Mar 13, 2019

FDA agenda set to continue after Scott Gottlieb departure

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Don't expect to see a big shakeup once Scott Gottlieb leaves the Food and Drug Administration.

The big picture: "We are going to be carrying forward Dr. Gottlieb's vision," HHS Secretary Alex Azar told a House panel yesterday, per UPI. "His agenda is my agenda. My agenda is his agenda."

Between the lines: Continuity also seems to be the implicit message in announcing that Ned Sharpless, currently the director of the National Cancer Institute, will take over as acting FDA commissioner once Gottlieb departs.

  • Sharpless' scientific background is a welcome sign for the public-health advocates who were so fond of Gottlieb.
  • And Sharpless has praised Gottlieb's actions on tobacco — the most controversial part of his legacy, and one that won't be fully cemented by the time he leaves.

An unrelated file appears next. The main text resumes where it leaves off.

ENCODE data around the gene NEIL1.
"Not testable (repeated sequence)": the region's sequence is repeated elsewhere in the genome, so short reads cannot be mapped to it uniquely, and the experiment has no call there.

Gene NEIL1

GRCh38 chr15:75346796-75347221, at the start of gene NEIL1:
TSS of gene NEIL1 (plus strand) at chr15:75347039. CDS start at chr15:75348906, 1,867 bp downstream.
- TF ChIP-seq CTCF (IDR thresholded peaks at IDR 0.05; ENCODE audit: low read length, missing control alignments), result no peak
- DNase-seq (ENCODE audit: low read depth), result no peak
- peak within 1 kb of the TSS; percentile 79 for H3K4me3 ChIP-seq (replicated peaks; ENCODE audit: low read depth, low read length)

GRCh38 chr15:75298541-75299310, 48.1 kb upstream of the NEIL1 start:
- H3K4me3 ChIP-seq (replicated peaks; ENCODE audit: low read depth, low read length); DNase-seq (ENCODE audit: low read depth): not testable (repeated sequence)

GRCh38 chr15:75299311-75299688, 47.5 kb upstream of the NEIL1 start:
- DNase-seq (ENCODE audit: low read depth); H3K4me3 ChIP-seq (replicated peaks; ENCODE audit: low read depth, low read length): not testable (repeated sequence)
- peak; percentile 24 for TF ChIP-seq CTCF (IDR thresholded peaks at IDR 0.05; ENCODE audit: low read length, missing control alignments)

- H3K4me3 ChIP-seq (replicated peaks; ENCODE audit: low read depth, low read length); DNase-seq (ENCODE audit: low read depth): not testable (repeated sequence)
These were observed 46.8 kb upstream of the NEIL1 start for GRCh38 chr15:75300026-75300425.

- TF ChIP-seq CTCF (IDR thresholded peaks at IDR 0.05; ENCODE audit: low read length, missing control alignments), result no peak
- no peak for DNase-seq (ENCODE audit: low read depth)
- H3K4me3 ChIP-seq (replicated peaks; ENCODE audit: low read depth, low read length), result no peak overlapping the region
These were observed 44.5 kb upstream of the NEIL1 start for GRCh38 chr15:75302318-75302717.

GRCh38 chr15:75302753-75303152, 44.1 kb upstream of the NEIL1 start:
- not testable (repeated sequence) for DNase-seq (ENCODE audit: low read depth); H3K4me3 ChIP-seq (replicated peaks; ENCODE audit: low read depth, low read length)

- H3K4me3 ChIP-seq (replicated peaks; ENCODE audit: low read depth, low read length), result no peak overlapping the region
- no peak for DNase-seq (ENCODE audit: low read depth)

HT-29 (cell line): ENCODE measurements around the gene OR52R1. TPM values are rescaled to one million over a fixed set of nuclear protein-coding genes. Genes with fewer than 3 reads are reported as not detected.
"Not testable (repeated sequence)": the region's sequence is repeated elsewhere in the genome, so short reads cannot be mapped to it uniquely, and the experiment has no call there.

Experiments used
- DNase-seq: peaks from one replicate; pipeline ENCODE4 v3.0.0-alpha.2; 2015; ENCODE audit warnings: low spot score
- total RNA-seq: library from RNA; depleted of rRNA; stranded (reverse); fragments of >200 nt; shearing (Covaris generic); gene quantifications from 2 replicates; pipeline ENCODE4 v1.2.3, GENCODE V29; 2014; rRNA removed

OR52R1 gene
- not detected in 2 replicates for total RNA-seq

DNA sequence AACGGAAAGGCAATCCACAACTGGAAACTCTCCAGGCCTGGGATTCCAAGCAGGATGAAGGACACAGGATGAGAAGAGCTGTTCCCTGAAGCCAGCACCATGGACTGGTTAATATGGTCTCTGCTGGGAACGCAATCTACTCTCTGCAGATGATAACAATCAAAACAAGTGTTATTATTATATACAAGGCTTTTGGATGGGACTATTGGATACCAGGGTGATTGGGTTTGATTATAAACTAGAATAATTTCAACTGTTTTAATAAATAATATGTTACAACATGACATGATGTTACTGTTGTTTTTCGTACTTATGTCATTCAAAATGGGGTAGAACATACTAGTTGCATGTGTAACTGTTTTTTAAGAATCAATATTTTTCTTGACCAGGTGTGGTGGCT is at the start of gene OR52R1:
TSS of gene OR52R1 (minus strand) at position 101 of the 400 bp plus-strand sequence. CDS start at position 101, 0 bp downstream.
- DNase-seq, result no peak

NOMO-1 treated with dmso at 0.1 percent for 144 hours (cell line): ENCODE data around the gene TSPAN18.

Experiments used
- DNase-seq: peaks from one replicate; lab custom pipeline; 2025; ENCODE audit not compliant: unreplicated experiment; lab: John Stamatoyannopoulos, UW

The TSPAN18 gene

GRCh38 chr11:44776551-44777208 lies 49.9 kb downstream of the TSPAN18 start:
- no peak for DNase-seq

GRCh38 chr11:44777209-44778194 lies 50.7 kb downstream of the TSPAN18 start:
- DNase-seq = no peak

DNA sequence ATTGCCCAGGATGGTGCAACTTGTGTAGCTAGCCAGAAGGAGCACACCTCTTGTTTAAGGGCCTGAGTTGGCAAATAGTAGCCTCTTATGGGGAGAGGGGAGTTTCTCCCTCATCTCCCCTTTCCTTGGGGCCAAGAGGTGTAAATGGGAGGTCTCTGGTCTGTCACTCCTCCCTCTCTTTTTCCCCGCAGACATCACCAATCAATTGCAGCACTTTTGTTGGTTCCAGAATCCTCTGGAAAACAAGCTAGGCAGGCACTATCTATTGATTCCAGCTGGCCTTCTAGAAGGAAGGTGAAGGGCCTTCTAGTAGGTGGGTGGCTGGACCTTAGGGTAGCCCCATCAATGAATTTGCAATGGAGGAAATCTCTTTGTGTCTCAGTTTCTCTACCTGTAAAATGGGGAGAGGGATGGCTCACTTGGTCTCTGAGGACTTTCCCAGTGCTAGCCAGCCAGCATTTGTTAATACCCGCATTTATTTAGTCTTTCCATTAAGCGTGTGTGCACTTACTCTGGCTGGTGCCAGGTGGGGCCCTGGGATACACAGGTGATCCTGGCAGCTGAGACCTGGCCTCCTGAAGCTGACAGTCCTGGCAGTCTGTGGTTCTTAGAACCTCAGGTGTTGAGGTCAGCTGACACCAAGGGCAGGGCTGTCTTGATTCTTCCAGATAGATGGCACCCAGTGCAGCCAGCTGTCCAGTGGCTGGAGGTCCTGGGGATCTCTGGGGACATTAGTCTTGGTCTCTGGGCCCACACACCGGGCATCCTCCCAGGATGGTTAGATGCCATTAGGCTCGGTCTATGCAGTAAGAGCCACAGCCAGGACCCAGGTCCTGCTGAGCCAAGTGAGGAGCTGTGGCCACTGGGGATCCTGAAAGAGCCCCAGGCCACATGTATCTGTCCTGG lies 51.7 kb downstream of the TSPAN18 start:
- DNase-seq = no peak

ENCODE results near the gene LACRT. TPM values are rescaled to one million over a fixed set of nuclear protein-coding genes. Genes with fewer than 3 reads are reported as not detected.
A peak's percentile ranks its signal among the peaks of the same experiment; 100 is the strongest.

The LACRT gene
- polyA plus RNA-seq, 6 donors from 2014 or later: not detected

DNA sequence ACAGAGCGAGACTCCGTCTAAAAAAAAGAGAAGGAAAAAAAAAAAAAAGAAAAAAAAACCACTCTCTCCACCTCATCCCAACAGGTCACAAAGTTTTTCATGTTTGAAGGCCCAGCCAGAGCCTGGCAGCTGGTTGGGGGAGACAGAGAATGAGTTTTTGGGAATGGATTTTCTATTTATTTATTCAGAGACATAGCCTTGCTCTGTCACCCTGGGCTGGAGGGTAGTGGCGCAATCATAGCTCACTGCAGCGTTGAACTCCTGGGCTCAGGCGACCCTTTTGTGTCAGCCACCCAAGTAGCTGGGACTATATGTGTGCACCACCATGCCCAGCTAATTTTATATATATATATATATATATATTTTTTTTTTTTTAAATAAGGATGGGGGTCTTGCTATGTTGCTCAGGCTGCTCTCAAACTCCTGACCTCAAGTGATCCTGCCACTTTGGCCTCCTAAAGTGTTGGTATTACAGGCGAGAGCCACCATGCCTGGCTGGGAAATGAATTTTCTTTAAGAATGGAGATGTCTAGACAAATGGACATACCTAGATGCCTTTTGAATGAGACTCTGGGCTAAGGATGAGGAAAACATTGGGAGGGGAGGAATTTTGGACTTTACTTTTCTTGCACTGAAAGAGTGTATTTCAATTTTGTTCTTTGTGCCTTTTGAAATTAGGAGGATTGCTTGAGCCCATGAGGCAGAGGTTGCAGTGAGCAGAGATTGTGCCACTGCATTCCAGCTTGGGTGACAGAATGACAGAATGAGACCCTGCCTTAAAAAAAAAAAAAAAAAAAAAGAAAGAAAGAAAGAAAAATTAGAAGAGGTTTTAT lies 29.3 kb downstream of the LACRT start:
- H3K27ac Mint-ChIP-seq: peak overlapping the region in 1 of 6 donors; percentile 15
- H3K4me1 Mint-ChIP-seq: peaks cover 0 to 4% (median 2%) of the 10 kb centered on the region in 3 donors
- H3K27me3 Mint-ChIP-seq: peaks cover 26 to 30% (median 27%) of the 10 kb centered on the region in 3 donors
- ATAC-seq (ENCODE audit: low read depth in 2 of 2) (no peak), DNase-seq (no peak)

• Tobacco stocks were down yesterday after Sharpless' appointment was announced, Bloomberg notes.

Details: Sharpless has led NCI (it's part of the National Institutes of Health) since 2017, and had a long career in academia before that.

  • He's gotten "good reviews from cancer advocates, patient groups and academic researchers," per the Washington Post, for an agenda that has focused heavily on modernizing clinical trials and improving data-sharing.
  • He's also "a regular player in evening basketball games arranged by FDA officials," according to the Post.

What's next: Sharpless will likely be on the job in the next few weeks. The White House will look for a permanent commissioner, though he could be in the running.

Last look at Gottlieb: FDA chief hands the WH his plan to restrict flavored e-cigs

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  2. U.S.: Total confirmed cases as of 10:30 a.m. ET: 432,554 — Total deaths: 14,829 — Total recoveries: 24,213Map.
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  4. Federal government latest: Congress' $250 billion PPP injection could come too late for some businesses.
  5. Public health latest: Anthony Fauci said social distancing could reduce the death toll to 60,000.
  6. Poll: 1 in 10 Americans believe the economy will never return to normal.
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